"The testimony might lead us to an understanding of an organization that has been very successful at managing its operations," said Guadalupe Correa-Cabrera, an expert on Mexican criminal gangs at the University of Texas at Brownsville.

    "We don't know anything about the Zetas' operations, and this will allow us to learn more about their operations," she added.

    Miguel and Omar Trevino Morales, alleged gang leaders and the brothers of Trevino Morales, are also named as defendants in the case.

    The pair are believed to be leaders of Los Zetas, a Nuevo Laredo-based cartel that was formed by a group of Mexican Army deserters and is named for the Spanish word for the letter "Z."

    The two brothers remain among Mexico's most wanted fugitives. The arrest of Jose Trevino Morales in July 2012 prompted the U.S. embassy in Mexico City to issue a statement warning of potential retaliation and anti-American violence.'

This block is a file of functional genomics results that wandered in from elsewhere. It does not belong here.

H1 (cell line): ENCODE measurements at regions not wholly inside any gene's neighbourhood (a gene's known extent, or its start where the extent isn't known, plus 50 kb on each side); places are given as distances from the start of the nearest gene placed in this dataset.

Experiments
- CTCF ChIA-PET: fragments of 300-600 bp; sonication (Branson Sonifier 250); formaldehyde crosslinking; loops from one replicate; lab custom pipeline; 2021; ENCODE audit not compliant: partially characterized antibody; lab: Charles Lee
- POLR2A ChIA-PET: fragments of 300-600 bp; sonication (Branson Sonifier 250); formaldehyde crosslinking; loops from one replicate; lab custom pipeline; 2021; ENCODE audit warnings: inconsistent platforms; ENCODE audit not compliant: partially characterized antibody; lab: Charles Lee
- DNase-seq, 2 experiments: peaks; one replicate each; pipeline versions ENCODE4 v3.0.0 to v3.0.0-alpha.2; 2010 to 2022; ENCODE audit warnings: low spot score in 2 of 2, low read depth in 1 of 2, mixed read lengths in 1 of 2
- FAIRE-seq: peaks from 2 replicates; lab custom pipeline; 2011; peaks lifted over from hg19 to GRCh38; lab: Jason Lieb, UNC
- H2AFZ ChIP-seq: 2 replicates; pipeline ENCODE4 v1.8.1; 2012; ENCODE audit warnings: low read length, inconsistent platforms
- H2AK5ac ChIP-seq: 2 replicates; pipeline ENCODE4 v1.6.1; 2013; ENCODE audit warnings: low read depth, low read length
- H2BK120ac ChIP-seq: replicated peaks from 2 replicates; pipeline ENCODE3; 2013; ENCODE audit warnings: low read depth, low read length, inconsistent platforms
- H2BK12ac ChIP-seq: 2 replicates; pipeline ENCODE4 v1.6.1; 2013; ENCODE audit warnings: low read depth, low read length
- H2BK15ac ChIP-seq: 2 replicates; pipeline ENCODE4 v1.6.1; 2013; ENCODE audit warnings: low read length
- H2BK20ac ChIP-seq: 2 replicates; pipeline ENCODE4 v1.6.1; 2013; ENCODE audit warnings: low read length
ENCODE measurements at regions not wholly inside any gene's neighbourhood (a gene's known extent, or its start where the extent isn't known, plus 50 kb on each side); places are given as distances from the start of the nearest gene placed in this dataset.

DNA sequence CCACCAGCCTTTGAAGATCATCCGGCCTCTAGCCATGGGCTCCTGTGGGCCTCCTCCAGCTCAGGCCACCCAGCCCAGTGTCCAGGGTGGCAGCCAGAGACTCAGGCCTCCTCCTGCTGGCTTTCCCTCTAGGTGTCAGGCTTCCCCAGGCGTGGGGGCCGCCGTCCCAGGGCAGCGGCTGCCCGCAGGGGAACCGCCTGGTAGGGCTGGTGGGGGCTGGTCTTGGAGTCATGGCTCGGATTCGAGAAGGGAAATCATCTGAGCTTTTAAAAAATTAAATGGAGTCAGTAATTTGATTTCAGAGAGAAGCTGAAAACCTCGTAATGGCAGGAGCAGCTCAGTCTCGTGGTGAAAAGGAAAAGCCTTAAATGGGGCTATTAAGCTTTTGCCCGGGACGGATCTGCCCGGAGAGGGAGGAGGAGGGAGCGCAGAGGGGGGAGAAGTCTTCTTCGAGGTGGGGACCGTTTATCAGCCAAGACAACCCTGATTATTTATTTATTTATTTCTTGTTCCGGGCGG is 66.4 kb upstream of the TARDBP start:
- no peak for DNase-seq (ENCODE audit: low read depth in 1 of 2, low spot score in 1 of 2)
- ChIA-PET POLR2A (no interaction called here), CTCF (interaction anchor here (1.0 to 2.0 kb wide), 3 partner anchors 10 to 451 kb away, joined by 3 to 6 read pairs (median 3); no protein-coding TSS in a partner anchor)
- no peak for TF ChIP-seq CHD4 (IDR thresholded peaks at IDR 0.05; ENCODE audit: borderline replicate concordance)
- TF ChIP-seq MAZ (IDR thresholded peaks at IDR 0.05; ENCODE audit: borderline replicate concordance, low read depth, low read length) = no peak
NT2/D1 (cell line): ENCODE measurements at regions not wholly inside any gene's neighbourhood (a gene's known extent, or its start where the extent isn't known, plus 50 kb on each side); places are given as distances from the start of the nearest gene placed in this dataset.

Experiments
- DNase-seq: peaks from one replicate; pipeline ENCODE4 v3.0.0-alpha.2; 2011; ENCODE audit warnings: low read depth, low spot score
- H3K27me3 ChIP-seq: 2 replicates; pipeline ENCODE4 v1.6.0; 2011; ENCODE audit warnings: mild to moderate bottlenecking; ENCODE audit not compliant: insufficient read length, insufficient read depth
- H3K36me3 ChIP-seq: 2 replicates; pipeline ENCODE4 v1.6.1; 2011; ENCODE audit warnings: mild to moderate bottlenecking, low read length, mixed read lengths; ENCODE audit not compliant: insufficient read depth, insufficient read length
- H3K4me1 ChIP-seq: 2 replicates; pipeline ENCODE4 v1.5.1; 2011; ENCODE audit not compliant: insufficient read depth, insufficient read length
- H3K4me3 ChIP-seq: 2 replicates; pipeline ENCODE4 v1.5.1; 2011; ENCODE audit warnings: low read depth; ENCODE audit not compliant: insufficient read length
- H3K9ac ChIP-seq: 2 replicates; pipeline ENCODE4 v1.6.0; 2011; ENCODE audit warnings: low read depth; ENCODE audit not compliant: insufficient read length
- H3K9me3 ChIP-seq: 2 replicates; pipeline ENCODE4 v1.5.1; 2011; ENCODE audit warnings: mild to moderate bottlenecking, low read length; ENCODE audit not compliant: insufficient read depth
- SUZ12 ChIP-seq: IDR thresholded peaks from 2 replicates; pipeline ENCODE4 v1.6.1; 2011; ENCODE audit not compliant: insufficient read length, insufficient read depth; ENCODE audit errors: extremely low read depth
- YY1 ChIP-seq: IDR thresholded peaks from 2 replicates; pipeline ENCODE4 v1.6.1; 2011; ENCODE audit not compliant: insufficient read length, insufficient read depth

Trevino Morales' lawyer was not available to comment about the case.

    Trevino Morales, his brothers and 12 other defendants are accused of using "front" businesses in Texas, Oklahoma, New Mexico, and elsewhere to launder the drug gang's immense profits.

    Trevino Morales and the other defendants are accused of setting up "Tremor," a horse breeding operation. Prosecutors claim the defendants purchased a horse ranch in Oklahoma, bought several hundred horses, and managed to win several substantial races, including the All American Futurity, the major competition on the quarter horse circuit.